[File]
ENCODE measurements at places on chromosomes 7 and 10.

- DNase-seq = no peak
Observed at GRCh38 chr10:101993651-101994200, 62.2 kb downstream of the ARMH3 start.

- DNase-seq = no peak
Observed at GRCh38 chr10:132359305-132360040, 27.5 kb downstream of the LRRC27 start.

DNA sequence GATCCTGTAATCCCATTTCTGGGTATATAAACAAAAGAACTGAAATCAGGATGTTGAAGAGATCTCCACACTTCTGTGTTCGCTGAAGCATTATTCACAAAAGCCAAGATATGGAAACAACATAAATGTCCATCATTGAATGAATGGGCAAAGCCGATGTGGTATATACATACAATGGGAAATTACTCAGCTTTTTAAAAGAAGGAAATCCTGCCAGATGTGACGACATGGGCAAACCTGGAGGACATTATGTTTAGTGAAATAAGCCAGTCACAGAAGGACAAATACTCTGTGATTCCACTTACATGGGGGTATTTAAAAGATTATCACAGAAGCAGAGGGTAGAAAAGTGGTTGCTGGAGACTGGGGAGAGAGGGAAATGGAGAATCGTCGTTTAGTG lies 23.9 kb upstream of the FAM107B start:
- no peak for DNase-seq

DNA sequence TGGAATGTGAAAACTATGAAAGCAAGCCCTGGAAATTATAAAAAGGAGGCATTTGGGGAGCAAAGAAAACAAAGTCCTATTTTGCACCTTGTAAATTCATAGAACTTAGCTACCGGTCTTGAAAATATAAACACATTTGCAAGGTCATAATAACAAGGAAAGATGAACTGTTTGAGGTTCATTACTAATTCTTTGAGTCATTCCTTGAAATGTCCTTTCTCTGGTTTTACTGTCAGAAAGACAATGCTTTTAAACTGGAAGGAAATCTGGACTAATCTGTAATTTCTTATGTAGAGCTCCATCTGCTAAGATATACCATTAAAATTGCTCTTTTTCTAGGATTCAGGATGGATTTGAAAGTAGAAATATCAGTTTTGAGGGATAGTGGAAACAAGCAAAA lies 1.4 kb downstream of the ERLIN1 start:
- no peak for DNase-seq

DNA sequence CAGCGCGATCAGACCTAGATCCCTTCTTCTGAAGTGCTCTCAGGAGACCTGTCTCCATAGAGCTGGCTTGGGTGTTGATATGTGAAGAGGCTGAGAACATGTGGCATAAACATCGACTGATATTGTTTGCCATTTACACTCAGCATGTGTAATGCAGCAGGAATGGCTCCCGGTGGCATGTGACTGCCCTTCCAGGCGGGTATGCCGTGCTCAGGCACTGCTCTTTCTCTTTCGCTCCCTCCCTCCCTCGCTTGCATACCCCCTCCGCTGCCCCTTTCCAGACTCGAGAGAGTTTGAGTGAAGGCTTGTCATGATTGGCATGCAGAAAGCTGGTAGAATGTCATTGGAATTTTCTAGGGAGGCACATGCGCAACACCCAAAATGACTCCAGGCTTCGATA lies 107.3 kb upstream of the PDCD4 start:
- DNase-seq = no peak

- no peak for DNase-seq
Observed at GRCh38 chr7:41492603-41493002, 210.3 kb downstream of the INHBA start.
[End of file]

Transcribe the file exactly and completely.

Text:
ENCODE measurements at places on chromosomes 7 and 10.

- DNase-seq = no peak
Observed at GRCh38 chr10:101993651-101994200, 62.2 kb downstream of the ARMH3 start.

- DNase-seq = no peak
Observed at GRCh38 chr10:132359305-132360040, 27.5 kb downstream of the LRRC27 start.

DNA sequence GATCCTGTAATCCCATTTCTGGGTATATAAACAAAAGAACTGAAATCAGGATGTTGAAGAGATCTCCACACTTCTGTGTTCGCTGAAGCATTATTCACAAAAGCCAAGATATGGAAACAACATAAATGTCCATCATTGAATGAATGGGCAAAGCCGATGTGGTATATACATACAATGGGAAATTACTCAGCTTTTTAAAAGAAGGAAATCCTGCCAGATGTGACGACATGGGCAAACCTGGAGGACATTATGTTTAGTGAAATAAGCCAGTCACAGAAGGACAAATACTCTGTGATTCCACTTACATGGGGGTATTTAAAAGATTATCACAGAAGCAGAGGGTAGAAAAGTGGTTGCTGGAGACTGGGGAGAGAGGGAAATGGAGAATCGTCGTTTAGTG lies 23.9 kb upstream of the FAM107B start:
- no peak for DNase-seq

DNA sequence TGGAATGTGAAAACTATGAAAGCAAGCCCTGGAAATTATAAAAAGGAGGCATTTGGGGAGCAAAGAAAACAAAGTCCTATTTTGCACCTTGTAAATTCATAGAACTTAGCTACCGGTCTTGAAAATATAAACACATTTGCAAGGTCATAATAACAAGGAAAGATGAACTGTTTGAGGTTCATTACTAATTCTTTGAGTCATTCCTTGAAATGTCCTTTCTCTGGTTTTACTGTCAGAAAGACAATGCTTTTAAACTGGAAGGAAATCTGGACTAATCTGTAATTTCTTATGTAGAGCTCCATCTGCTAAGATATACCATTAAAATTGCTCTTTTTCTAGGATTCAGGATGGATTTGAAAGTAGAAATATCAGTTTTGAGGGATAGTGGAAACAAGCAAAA lies 1.4 kb downstream of the ERLIN1 start:
- no peak for DNase-seq

DNA sequence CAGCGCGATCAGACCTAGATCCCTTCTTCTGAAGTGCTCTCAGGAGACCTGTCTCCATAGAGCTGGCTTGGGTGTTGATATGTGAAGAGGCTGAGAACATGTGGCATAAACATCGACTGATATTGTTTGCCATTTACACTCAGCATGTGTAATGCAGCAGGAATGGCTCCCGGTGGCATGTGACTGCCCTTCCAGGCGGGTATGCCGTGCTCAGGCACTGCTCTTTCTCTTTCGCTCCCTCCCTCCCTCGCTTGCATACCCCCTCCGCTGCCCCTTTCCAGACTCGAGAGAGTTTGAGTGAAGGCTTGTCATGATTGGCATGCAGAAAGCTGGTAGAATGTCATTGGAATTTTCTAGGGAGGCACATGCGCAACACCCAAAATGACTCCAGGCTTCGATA lies 107.3 kb upstream of the PDCD4 start:
- DNase-seq = no peak

- no peak for DNase-seq
Observed at GRCh38 chr7:41492603-41493002, 210.3 kb downstream of the INHBA start.